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PARTNERSHIPS FOR ENHANCED ENGAGEMENT IN RESEARCH (PEER)
Cycle 7 (2018 Deadline)


GIS-based weather, soils, land use, and agricultural management database in Cambodia

PI: Nareth Nut (nnareth@rua.edu.kh), Royal University of Agriculture
U.S. Partner: Gilbert Sigua, USDA Agriculture Research Service Coastal Plains Soil, Water, Plant Research Center
Dates: February 2019 - January 2021

Project Overview

7-079 Poster Presentation
Poster presentation at the Minister of Agriculture, Forestry, and Fisheries Veng Sakhon.
 
Because several of Cambodia’s agricultural areas have degraded soils, the country is pursuing a sustainable agriculture approach aimed at growing food in a way that not only conserves the soil but also improves its quality. Working in partnership with U.S., French, and Brazilian researchers, local Cambodian scientists have developed working technologies that enhance soil quality and intensify production of upland grain, tuber, vegetable, forage, and lowland rice crops under conservation agriculture. The goal of the current PEER-supported research project is to evaluate the capacity of the Soil and Water Assessment Tool (SWAT) to predict soil carbon sequestration in conservation agriculture production systems compared with traditional farming systems. Moreover, the project aims at establishing a GIS-based weather, soil, land use, and agricultural management databased that will be housed in a central location for use as a baseline to help global users predict environmental degradation from current practices. SWAT can be used as a reliable model to do such simulations and to assess the environmental and profitable benefits for Cambodia if sustainable intensification practices like conservation agriculture are promoted by the government and private industry. SWAT is based on the science behind the hydrologic cycle, nutrient cycle, carbon cycle, pesticide chemical degradation and movement, soil erosion processes, and crop growth and yield, combined as an integrated process. With support provided by PEER, Cambodian researchers will collaborate with their U.S. partner to gather and format the inputs for SWAT simulation, including digital elevation maps and data on climate, soils, land use, crops, agricultural management, and types of fertilizers used. The results of the simulations will be compared with measured data (if any exist) to assess if the simulations are reasonable. Moreover, the U.S. partner will provide technical expertise needed to accomplish critical objectives of the research project, as well as access to some equipment and laboratory instruments for analyses of water, soil, and plant samples.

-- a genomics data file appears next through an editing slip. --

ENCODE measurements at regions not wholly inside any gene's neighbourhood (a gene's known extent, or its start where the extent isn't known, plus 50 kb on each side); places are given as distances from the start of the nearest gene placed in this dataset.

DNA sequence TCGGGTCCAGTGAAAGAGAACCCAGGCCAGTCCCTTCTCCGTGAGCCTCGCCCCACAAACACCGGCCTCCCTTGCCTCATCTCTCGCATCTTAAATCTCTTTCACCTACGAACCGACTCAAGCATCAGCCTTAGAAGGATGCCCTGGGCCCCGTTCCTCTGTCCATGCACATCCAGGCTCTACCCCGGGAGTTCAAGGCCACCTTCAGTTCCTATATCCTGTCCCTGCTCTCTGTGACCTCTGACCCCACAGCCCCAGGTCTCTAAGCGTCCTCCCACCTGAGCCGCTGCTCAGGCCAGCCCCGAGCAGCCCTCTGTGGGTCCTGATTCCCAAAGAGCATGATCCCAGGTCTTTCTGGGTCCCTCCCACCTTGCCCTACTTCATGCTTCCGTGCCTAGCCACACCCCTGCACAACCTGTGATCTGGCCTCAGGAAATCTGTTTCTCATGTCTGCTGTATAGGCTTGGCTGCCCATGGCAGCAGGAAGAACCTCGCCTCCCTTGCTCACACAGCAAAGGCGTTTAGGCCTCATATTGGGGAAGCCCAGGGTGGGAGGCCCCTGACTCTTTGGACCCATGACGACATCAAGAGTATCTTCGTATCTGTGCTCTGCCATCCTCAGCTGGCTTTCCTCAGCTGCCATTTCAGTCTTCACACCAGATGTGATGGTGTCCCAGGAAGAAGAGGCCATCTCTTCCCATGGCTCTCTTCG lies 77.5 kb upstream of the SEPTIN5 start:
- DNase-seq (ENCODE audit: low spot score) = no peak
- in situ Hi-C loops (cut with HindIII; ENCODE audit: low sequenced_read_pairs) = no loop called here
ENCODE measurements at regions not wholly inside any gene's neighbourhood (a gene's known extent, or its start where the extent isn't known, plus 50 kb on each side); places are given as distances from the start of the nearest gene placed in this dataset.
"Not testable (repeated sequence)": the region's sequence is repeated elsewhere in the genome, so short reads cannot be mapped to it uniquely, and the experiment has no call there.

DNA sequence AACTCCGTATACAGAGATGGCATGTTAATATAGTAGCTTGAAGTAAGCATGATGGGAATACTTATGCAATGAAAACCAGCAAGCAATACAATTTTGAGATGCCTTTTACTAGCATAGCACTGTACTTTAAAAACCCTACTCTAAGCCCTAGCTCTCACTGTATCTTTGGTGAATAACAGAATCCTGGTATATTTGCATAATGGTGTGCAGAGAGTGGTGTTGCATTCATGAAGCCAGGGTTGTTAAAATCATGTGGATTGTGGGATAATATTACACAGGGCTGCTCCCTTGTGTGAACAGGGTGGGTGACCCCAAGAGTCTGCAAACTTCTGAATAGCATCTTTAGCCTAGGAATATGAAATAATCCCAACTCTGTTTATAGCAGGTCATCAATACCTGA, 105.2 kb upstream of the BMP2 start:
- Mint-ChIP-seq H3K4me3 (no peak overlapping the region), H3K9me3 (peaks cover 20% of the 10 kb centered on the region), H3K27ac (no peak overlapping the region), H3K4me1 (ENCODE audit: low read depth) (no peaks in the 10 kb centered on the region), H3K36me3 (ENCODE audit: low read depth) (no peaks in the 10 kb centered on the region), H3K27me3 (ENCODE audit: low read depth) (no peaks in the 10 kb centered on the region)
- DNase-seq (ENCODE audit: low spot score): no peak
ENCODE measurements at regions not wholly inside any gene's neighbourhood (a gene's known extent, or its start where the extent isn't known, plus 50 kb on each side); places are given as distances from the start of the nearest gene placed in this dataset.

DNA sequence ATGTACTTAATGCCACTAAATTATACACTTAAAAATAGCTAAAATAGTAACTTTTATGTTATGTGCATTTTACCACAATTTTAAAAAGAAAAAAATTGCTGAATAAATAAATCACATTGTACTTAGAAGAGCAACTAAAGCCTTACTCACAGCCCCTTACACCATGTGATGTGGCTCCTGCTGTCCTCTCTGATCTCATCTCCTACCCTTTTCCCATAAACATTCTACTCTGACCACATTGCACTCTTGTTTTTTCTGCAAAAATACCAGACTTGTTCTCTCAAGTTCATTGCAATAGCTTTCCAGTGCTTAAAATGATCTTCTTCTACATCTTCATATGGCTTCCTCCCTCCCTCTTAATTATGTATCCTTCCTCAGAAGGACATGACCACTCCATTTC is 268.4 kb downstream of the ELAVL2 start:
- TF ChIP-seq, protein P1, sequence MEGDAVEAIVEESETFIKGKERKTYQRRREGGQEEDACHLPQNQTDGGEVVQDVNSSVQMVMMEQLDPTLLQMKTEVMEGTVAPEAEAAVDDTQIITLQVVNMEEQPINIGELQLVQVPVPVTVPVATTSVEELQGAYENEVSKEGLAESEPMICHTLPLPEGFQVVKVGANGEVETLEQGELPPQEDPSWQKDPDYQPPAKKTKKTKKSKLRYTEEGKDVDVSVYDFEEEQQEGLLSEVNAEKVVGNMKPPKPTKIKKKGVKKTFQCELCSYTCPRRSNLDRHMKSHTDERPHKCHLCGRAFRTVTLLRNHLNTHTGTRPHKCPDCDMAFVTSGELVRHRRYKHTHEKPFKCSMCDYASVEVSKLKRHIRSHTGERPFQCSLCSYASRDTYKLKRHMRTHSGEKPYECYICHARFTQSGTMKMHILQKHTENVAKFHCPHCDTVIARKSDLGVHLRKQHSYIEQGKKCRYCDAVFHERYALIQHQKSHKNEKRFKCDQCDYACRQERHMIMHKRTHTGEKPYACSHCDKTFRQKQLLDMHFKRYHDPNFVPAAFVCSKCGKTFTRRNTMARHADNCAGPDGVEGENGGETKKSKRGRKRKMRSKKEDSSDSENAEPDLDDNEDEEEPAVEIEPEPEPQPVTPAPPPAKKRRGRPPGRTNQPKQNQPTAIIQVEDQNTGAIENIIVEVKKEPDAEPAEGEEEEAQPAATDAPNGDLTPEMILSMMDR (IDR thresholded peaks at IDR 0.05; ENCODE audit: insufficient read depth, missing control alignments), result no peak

It is expected that the project could improve agricultural management practices in Cambodia, as well as provide synthesized data that could be useful globally. Capacity building for faculty members of the Royal University of Agriculture would be improved through the training and implementation activities involved in the project. From the GIS-based digital data collected in this proposal, research can be done with quantified data using SWAT to analyze the impact of deforestation and agriculture on the Mekong River natural flows. In addition, different types of sustainable intensification production systems can be recommended from various scenarios and environmental conservation can be simulated using SWAT. Predictions can be linked to food production, improved yield and income, and the capacity of the community to meet its food needs.